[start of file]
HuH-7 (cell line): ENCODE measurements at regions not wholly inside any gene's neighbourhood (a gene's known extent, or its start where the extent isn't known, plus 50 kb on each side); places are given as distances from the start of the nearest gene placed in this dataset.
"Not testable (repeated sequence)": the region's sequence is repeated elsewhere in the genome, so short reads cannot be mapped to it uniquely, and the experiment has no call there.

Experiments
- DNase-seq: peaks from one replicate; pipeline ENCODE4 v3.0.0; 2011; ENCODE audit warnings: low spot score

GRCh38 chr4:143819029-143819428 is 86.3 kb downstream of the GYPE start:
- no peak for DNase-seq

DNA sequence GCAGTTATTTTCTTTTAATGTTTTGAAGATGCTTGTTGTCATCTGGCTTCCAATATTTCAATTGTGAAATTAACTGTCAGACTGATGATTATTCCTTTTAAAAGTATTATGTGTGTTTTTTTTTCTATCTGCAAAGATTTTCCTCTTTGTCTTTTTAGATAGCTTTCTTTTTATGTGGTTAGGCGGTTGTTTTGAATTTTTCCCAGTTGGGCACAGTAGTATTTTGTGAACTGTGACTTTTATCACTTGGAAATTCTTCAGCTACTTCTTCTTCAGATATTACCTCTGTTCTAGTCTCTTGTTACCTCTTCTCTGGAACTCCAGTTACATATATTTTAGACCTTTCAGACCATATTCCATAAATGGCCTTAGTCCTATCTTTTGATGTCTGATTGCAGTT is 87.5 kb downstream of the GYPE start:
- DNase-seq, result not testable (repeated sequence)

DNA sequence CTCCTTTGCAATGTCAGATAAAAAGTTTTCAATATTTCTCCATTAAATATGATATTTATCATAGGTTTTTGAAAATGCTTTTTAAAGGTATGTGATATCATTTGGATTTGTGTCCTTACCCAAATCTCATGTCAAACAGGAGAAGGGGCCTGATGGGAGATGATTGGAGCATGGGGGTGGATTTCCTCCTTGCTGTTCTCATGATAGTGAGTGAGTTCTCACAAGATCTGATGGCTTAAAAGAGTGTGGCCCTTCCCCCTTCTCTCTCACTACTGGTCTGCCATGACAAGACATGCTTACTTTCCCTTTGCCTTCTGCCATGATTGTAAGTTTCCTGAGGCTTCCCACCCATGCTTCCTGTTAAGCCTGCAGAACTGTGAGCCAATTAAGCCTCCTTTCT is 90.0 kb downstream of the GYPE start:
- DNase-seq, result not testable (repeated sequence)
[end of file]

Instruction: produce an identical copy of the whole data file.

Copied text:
HuH-7 (cell line): ENCODE measurements at regions not wholly inside any gene's neighbourhood (a gene's known extent, or its start where the extent isn't known, plus 50 kb on each side); places are given as distances from the start of the nearest gene placed in this dataset.
"Not testable (repeated sequence)": the region's sequence is repeated elsewhere in the genome, so short reads cannot be mapped to it uniquely, and the experiment has no call there.

Experiments
- DNase-seq: peaks from one replicate; pipeline ENCODE4 v3.0.0; 2011; ENCODE audit warnings: low spot score

GRCh38 chr4:143819029-143819428 is 86.3 kb downstream of the GYPE start:
- no peak for DNase-seq

DNA sequence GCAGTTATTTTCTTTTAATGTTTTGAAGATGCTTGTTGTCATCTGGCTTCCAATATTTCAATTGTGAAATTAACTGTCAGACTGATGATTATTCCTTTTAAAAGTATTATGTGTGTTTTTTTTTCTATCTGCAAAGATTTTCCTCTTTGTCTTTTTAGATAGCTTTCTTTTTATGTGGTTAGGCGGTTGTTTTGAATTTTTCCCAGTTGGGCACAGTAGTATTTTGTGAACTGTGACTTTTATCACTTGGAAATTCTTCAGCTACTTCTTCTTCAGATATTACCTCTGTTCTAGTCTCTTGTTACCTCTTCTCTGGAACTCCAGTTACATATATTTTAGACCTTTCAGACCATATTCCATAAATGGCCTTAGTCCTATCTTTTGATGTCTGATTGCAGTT is 87.5 kb downstream of the GYPE start:
- DNase-seq, result not testable (repeated sequence)

DNA sequence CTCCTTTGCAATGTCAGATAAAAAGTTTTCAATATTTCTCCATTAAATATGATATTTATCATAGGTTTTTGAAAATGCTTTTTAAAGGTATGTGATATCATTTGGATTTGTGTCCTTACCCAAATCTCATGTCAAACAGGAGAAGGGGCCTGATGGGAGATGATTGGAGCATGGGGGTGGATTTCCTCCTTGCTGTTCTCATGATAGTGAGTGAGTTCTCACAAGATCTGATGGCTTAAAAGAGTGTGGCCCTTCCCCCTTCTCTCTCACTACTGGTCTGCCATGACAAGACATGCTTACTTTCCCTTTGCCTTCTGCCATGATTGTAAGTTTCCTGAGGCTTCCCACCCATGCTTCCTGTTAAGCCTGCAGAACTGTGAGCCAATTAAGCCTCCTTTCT is 90.0 kb downstream of the GYPE start:
- DNase-seq, result not testable (repeated sequence)